Can CBT Therapy Help with IBS and GI Problems? Yes.

How can Cognitive Behavioral Therapy help me manage GI symptoms and Irritable Bowel Syndrome?

Photo by Ave Calvar Martinez

If you have ongoing GI problems like IBS, you’ve likely tried many things: dietary changes, medication, and lifestyle. Maybe these changes helped, but you’re curious about therapy, too. At the end of the day, you feel hopeless and overwhelmed by how IBS interferes with your life. Nausea, constipation, diarrhea, stomach pain, bloating, and gas. The canceled plans with friends, sick days, anxiety about dating or new sexual partners, and daily search for public bathrooms. The hyper-vigilance is exhausting and stressful.

We get it, and we have so much empathy for the disruption that IBS can cause.

Do I Really Need Therapy for This?

You may feel frustrated when people tell you to try therapy. You’re thinking, “You don’t understand—the problems are in my digestive system! I don’t have time to talk about my childhood right now.” We completely understand!  And we want to explain how therapy helps because we know how awful you feel. We think you might like the idea of CBT if we tell you how simple and direct it can be (and that it doesn’t require dwelling on the past).

Cognitive Behavioral Therapy Gets to the Point

Cognitive Behavioral Therapy (CBT) for IBS may not be the kind of therapy you see in the movies—lying on the couch and talking without any structure or input from your therapist is not an evidence-based therapy for IBS.

With CBT for IBS, we get to the point by teaching you skills. What kind of skills? CBT delivers skills that help you MANAGE THE CONNECTION BETWEEN YOUR BRAIN AND YOUR GUT.

Many research trials have shown this to be true: CBT helps you make new habits that reduce GI symptoms and improve quality of life. And it doesn’t take that long to start helping.

What Are the Skills?

“The skills are not difficult or complicated. Working with a therapist can help us learn new habits faster than trying completely on our own. ”

A key part of CBT is that a good CBT therapist will not only teach you about exercises and habits you can use to manage your IBS, but they will also motivate you to practice and hold yourself accountable. That’s the KEY and the reason why benefits of CBT last over time.

The skills are not difficult or complicated. Working with a therapist can help us learn new habits faster than trying completely on our own.

So what are the skills you’ll learn with CBT?

  • Create calm in your body. Learn how to use the on/off switch (the parasympathetic nervous system) for our body’s stress response. We are often in a state of fight/flight/freeze in response to stress. This stress response intensifies GI symptoms. Learn how to use the “off switch” to create a more calm state for your body and build this into your routine.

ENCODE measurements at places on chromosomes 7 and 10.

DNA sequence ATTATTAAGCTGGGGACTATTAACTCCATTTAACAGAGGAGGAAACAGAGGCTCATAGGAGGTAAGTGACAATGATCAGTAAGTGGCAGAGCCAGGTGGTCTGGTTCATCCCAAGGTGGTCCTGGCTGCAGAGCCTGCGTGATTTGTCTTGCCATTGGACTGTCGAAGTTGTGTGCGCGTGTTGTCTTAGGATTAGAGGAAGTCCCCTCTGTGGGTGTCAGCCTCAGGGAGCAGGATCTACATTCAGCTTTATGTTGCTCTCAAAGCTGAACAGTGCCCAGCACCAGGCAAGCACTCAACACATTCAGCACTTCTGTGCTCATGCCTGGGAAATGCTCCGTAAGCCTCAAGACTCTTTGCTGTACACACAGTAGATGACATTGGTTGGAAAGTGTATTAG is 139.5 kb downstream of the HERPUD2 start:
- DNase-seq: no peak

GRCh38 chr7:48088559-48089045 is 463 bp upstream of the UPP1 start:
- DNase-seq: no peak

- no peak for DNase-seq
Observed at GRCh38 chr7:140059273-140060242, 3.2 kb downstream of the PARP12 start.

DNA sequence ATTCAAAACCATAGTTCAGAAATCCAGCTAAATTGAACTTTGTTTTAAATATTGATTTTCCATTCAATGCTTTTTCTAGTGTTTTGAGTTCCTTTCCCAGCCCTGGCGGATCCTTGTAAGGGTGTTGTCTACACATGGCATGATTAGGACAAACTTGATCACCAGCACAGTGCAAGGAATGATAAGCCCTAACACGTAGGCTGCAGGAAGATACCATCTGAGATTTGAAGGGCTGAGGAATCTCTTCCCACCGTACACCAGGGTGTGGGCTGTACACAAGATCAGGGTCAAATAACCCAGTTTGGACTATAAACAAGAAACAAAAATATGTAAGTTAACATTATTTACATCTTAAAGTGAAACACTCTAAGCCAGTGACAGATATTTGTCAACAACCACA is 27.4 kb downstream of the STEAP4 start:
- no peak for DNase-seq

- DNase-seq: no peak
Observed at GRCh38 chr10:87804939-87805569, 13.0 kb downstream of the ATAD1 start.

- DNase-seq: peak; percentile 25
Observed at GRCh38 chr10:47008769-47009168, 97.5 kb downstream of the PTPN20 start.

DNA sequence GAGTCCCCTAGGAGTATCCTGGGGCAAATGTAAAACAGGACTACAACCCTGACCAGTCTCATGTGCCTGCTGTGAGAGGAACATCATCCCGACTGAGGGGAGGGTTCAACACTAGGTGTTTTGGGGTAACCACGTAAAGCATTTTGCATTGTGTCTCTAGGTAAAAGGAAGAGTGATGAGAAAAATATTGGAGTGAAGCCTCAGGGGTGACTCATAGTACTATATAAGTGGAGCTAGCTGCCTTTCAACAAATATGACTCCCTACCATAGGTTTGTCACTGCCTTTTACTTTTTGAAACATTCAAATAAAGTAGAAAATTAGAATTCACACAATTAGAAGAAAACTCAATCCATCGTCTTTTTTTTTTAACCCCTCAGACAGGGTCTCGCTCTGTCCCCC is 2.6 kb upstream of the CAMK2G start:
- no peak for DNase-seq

• See your world with fresh eyes. Years of dealing with IBS can lead you to see the world with a distorted, negative lens. It’s understandable—life has been hard lately and you aren’t feeling optimistic. Practice being aware when your lens is skewing negative. This is called our attention bias, and CBT’s approach is powerful for opening your eyes to a broader perspective.
  • Think flexibly. If you’re struggling with IBS and feeling down, then your thoughts are likely to be more rigid and focused on the negative. That’s just the way our brains work, and you’re not to blame! A CBT therapist will help you create some thinking habits that allow you to see situations more flexibly. Doing so contributes to improved mood, lower anxiety, and better problem-solving.
  • Live more freely. For many, IBS means life gets smaller as the symptoms and body discomfort take over. CBT helps you be the boss of your life again and helps your world expand. No more being limited by having to plan ahead about bathroom access.
  • Practice self-compassion and asking for help. With these skills, you may notice more resources and support that you didn’t notice before. Or you may feel more self-compassion and engage in habits that cultivate joy, meaning, and care for yourself.  That could mean scheduling time to exercise or do something nice for yourself, or it could mean setting boundaries with toxic coworkers, friends, or family.

How to Find CBT for IBS

If you’re interested in trying CBT or would like more information, we suggest the following resources:

About Us

Therapy Lab is an evidence-based therapy platform offering treatment packages to help adults, teens, children, and families meet specific goals. With an upfront timeline, we prioritize structure, efficiency, and results. We measure clients’ progress as we go and apply science-based principles such as Cognitive Behavioral Therapy (CBT) and Dialectical Behavior Therapy (DBT) to the therapy process.

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